J.F. Sullivan, director of product management at Sendmail, said providing a secure wrapper for such products as Exchange and Notes now represents about 40 percent of the company's revenue. "This is a very heavy part of our business," he said.
Hold the spam
The need to improve spam filtering has led some agencies to replace or augment e-mail systems.
When Robert Hempel joined the Lexington Convention and Visitors Bureau nine months ago, the Kentucky government affiliate was awash in spam. The existing Novell NetMail e-mail system had been running with open relay, a service spammers exploit to disguise the origin of messages. Officials disabled the relay, but that didn't solve their own unsolicited bulk mail problem. Each morning, workers found 250 to 450 e-mails in their inboxes, few of which were legitimate, said Hempel, the convention bureau's information technology manager.
Hempel initially tried to fix the NetMail system but soon turned to Ipswitch Inc.'s IMail server. IMail's antispam capability was the "feature that really brought IMail to the forefront," he said. The server, which has been running for about six months, handles all e-mail duties for the office. It has halted the spam onslaught, save for a couple of stray messages.
IMail ships with a built-in antispam feature that uses Bayesian statistical filtering among other techniques. Bayesian filters analyze words based on their frequency in legitimate mail compared to spam, according to Ipswitch officials.
Mirapoint's Message Server also provides integrated spam filtering. At the gateway level, messages are analyzed using heuristic rules and external blacklists of known spam-generating e-mail servers. The product also lets administrators establish their own blacklists or lists of preapproved senders. In addition, Mirapoint offers user controls for defining what is, and isn't, spam, Brainard said.
With alternative e-mail servers, such antispam and antivirus features are available at lower prices than those for more mainstream solutions.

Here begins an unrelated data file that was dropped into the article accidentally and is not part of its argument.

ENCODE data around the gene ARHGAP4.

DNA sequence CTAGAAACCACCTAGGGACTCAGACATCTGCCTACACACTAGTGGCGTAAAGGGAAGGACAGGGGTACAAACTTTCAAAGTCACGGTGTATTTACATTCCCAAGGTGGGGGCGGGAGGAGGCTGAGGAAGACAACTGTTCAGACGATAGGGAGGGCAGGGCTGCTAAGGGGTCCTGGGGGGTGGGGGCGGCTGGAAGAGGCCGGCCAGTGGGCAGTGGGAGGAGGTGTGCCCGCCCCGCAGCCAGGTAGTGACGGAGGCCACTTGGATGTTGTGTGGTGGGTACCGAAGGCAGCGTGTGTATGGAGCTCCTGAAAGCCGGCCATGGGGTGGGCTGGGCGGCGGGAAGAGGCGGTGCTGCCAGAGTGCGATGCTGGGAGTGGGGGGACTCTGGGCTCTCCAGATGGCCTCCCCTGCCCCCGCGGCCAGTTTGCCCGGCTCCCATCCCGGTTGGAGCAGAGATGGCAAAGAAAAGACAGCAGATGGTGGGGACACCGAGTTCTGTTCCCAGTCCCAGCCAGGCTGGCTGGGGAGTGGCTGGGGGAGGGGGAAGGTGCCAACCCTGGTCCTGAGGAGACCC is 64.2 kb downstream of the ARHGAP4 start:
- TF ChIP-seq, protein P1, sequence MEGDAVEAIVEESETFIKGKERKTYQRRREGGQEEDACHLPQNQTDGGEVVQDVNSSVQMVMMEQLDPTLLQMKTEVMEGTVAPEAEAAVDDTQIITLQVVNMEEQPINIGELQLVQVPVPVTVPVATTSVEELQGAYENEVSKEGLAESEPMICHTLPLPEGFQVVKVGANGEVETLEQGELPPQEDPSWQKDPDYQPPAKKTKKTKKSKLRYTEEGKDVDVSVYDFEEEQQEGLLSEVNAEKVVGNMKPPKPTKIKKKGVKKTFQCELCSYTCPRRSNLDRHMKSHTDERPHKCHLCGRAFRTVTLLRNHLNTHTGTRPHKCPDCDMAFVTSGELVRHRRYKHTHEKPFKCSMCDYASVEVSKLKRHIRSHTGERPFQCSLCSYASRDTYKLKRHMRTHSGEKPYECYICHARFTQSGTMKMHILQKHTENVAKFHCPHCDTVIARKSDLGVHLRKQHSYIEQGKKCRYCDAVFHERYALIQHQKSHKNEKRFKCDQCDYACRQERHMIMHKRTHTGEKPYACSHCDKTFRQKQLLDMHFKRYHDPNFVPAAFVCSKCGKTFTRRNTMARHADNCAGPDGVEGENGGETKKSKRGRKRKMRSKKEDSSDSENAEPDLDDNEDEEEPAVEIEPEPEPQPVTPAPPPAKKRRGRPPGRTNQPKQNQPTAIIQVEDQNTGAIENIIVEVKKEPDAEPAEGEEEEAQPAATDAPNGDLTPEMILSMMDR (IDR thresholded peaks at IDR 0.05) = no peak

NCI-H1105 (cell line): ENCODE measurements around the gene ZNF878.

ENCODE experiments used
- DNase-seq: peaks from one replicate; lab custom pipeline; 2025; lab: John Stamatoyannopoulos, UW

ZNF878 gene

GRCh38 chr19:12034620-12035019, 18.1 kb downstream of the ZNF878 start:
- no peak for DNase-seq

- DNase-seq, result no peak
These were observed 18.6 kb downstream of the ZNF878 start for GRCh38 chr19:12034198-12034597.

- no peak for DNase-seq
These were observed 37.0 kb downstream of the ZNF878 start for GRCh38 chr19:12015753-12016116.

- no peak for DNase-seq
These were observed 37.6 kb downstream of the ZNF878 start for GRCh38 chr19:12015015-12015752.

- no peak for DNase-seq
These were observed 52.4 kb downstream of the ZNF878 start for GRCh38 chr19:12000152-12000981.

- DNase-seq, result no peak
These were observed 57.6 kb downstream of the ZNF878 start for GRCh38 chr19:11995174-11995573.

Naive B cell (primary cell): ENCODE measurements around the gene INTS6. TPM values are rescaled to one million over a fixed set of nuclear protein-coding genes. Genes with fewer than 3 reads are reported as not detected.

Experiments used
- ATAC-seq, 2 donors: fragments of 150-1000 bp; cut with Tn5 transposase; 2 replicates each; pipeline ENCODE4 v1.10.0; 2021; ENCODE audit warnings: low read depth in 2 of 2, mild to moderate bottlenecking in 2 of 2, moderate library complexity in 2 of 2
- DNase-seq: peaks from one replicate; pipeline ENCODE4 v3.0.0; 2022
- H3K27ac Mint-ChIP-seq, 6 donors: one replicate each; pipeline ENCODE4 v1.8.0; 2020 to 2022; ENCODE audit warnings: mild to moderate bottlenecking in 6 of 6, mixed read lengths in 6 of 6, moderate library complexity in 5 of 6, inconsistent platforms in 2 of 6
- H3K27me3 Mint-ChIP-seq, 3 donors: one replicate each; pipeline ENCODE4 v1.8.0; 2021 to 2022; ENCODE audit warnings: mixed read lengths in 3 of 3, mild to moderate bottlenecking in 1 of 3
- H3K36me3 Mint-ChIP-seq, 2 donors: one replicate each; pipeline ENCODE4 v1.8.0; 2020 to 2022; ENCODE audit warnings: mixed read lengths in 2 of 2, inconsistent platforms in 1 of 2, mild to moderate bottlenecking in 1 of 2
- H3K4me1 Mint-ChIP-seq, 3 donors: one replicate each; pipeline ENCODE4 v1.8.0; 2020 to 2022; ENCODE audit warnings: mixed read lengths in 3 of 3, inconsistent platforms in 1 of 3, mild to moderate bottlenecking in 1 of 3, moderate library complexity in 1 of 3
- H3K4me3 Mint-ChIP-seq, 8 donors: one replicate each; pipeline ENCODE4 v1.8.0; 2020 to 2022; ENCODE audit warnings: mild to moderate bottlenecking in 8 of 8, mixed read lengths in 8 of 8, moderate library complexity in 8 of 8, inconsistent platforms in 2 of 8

Hempel said his group purchased IMail and a one-year service contract for a tenth of the cost of Exchange. He said cost kept Microsoft's e-mail server out of the running. The convention bureau has 100 employees.
Executives at alternative e-mail vendors contend that their solutions are designed to support more mailboxes per server than their widely installed competitors. Oakland County, Mich., has found this to be the case with Mirapoint. The county uses Mirapoint internally and to provide e-mail services to cities, villages and townships.
Rob Carroll, network systems specialist, said the county uses four Mirapoint e-mail appliances, which support about 10,000 mailboxes. Use of Exchange would have required more than a dozen Exchange servers, he said.
Microsoft officials, who said the company is not bumping into other e-mail vendors in the federal market, said they believe mailbox comparisons are being made with older versions of Exchange. The scalability of Exchange 5.5 was limited because of factors such as the time required for backup and restore operations. But Exchange Server 2003, launched in October, supports Windows Server 2003's Volume Shadow Copy service. This feature enables nearly instantaneous backups, according to Microsoft officials.
As a result of faster backups and other performance tweaks, Exchange 2003 can support 3,000 to 5,000 mailboxes per server, compared with 1,000 to 2,000 per server for Exchange 5.5, according to Microsoft officials. Thus, the latest version of Exchange provides an opportunity to consolidate servers, they said.
Moore is a freelance writer based in Syracuse, N.Y.